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Celebrated FGM specialist suspended

Published 24 June 2024 Associated Categories The facts
Celebrated FGM specialist suspended from NMC register

World-renowned specialist midwife and female genital mutilation (FGM) campaigner Comfort Momoh has been suspended from the Nursing and Midwifery Council (NMC) register for six months writes The Nursing Times.

An NMC panel found she committed misconduct on numerous occasions between 2012 and 2017, and that her fitness to practise was therefore impaired.

“Her role appears to have been completely devoid of any adequate and necessary supervisory oversight” NMC report

Dr Momoh, until 2017, worked as an FGM specialist midwife at the African Well Women’s Clinic (AWWC), a clinic she set up which specialised in care for survivors of FGM which was part of Guy’s and St Thomas’ NHS Foundation Trust.

While running the AWWC, the panel found she committed misconduct because she failed to properly complete patient documentation, administered medication to patients without a prescription and worked beyond the scope of her practice by treating children who were not pregnant.

The panel said Dr Momoh worked outside of her scope in part because of “uncertainty” regarding her job title and description, meaning she believed the duties she performed were part of her role and responsibilities.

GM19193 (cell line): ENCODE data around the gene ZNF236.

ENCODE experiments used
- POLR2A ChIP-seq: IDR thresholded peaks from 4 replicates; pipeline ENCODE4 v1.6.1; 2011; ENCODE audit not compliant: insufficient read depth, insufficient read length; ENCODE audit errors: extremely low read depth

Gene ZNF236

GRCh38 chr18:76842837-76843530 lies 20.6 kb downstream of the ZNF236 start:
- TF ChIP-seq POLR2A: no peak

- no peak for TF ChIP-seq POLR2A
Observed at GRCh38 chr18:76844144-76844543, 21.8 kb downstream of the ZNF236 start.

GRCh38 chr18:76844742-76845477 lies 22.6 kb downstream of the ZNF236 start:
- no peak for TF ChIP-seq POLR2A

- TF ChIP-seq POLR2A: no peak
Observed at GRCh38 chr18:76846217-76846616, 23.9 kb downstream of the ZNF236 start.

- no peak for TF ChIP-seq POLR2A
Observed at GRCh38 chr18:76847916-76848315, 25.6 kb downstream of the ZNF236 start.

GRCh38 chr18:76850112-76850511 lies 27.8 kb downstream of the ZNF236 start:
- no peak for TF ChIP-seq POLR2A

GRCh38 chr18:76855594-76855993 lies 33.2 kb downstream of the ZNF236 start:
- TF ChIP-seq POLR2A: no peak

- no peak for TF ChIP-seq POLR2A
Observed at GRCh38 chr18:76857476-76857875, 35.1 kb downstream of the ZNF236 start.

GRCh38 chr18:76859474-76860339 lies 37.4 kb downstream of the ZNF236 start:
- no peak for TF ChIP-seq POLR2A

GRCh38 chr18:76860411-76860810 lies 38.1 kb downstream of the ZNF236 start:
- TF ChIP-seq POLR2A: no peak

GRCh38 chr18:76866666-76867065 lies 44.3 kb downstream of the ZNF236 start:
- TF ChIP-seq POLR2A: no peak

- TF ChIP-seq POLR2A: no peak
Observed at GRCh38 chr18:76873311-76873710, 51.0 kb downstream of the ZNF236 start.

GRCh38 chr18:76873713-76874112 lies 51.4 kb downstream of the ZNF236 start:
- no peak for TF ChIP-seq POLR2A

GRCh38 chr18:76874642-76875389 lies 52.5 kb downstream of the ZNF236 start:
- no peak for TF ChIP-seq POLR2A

It acknowledged failings by Dr Momoh’s employer to monitor and make clear her job role, that she was not challenged on the errors by the trust, and that she never received a complaint about her care.

The panel also took into consideration her immense contributions to the field of FGM and to raising awareness of it.

Despite these mitigating factors, she was suspended for six months on public interest grounds.

A consultant obstetrician at a neighbouring hospital trust first referred Dr Momoh to NMC’s fitness to practise procedures in August 2017, a few weeks before she retired from her post.

She was accused of practising outside the scope of her practise or role on dozens of occasions, and in particular that she performed duties reserved for a registered nurse, when her nursing registration had lapsed in 2013, leaving her exclusively a registered midwife.

An investigation was then opened into Dr Momoh, which led to the NMC bringing allegations of misconduct involving almost 200 patients against her.

The NMC claimed, and the fitness to practise panel agreed, that she had committed misconduct, acting outside of the scope of her role by accepting referrals and examining patients who were under the age of 18 and not pregnant.

The panel also found that she administered medication to various patients which she lacked a prescriber qualification for – and which were not on the list of reserved medications for midwives.

Further, it was agreed by the panel that she had made numerous failings in patient record keeping over the years.

These included failing to record risk assessments, not recording communications with other professionals, failing to maintain adequate clinical records for patients and other paperwork errors which the panel felt “potentially put patients at risk” of harm. 

Dozens of other allegations were put against Dr Momoh surrounding the scope of her practise, but they were dismissed.